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The Health Insurance Portability and Accountability Act (HIPAA), which was passed by Congress in 1996, specifies who has access to your medical records and personal health information. Access to your own personal medical records is guaranteed under HIPAA privacy rights. This law set limits on the use and release of medical records, and established a series of privacy standards for healthcare providers.
Under HIPAA privacy rights, patients have the right to know how their computerized medical records are used and providers are required to seek patient permission before disclosing their personal health information to third parties in most circumstances. Patients can read about all of their HIPAA privacy rights on the Department of Health & Human Services website.
Note that there are exemptions to HIPAA privacy rights under certain circumstances. In addition, life insurers, employers and some school districts are exempted from these laws. Government agencies such as Medicare or the Social Security Administration may examine your medical records for purposes of establishing eligibility for certain programs.
The Medical Information Bureau (MIB) is an information exchange between member insurance companies of brief, coded health information of underwriting significance taken from the underwriting of previous applications for life and health insurance coverage. MIB does not access an individual’s medical records. MIB information is obtained with an applicant’s consent and is used to protect insurers against errors, omissions and misstatements in an applicant’s health statements. Under the Fair Credit Reporting Act (FCRA), consumers can obtain one free disclosure annually of their MIB record. Unless you have applied for life and health insurance in the past seven years, you will not have an MIB record. For more information about the MIB, visit MIB’s website.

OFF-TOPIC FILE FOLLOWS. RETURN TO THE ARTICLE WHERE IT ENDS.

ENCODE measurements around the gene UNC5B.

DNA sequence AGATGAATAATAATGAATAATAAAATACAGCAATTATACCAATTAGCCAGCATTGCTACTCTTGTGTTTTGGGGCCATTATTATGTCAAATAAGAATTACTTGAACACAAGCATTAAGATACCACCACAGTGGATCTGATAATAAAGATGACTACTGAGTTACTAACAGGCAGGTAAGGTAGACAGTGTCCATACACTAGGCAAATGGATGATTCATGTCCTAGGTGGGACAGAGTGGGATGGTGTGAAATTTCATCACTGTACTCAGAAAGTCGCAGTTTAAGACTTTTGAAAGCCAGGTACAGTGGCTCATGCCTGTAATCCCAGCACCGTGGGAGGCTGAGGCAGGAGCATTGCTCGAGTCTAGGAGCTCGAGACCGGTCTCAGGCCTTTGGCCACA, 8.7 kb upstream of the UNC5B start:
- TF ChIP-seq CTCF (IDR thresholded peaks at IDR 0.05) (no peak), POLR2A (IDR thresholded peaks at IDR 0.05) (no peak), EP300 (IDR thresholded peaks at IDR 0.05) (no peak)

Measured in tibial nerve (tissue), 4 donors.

As for any type of information, your electronic patient records can be released if ordered by a court or by health agencies or law enforcement agencies with a valid subpoena or legal order, and may be required in certain situations. In most states, medical records showing treatment for gunshot wounds, for medical treatment related to sexual attacks, and for cases where domestic violence is suspected, must be submitted to the proper authorities.
Your healthcare providers in their discretion may also release medical records without your written authorization in the following circumstances, among others: to insurance companies for purposes of processing health insurance coverage, billing or claims management; to professional societies and research organizations who are reviewing health care providers or doing medical research; to employers if they are evaluating workers compensation claims.
Confidentiality issues under a patient’s HIPAA privacy rights regarding medical records is a complex area. The US Department of Health and Human Services has an overview of who has the right to access to your records. In addition, it is advisable to speak directly to your health care providers about this important topic.